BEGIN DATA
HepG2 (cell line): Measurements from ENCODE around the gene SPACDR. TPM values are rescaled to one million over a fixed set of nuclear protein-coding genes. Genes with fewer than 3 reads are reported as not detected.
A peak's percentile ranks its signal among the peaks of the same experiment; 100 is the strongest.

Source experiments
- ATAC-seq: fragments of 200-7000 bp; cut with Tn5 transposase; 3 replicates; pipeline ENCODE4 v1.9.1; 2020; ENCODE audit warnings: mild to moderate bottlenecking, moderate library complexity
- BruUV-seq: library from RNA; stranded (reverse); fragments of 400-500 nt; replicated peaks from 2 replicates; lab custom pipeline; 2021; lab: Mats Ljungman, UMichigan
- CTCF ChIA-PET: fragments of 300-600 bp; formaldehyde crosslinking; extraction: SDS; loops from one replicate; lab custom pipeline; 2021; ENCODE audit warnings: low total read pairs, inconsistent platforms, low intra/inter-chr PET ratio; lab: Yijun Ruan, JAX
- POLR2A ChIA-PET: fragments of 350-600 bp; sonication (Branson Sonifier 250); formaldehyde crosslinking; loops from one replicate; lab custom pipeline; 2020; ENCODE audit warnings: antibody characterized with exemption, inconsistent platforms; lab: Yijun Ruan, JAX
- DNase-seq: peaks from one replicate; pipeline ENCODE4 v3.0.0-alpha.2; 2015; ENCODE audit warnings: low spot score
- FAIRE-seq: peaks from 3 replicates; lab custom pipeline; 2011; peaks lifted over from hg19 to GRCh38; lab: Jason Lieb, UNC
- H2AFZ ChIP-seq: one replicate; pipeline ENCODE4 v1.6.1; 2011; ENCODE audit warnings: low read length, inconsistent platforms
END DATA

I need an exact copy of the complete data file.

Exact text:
HepG2 (cell line): Measurements from ENCODE around the gene SPACDR. TPM values are rescaled to one million over a fixed set of nuclear protein-coding genes. Genes with fewer than 3 reads are reported as not detected.
A peak's percentile ranks its signal among the peaks of the same experiment; 100 is the strongest.

Source experiments
- ATAC-seq: fragments of 200-7000 bp; cut with Tn5 transposase; 3 replicates; pipeline ENCODE4 v1.9.1; 2020; ENCODE audit warnings: mild to moderate bottlenecking, moderate library complexity
- BruUV-seq: library from RNA; stranded (reverse); fragments of 400-500 nt; replicated peaks from 2 replicates; lab custom pipeline; 2021; lab: Mats Ljungman, UMichigan
- CTCF ChIA-PET: fragments of 300-600 bp; formaldehyde crosslinking; extraction: SDS; loops from one replicate; lab custom pipeline; 2021; ENCODE audit warnings: low total read pairs, inconsistent platforms, low intra/inter-chr PET ratio; lab: Yijun Ruan, JAX
- POLR2A ChIA-PET: fragments of 350-600 bp; sonication (Branson Sonifier 250); formaldehyde crosslinking; loops from one replicate; lab custom pipeline; 2020; ENCODE audit warnings: antibody characterized with exemption, inconsistent platforms; lab: Yijun Ruan, JAX
- DNase-seq: peaks from one replicate; pipeline ENCODE4 v3.0.0-alpha.2; 2015; ENCODE audit warnings: low spot score
- FAIRE-seq: peaks from 3 replicates; lab custom pipeline; 2011; peaks lifted over from hg19 to GRCh38; lab: Jason Lieb, UNC
- H2AFZ ChIP-seq: one replicate; pipeline ENCODE4 v1.6.1; 2011; ENCODE audit warnings: low read length, inconsistent platforms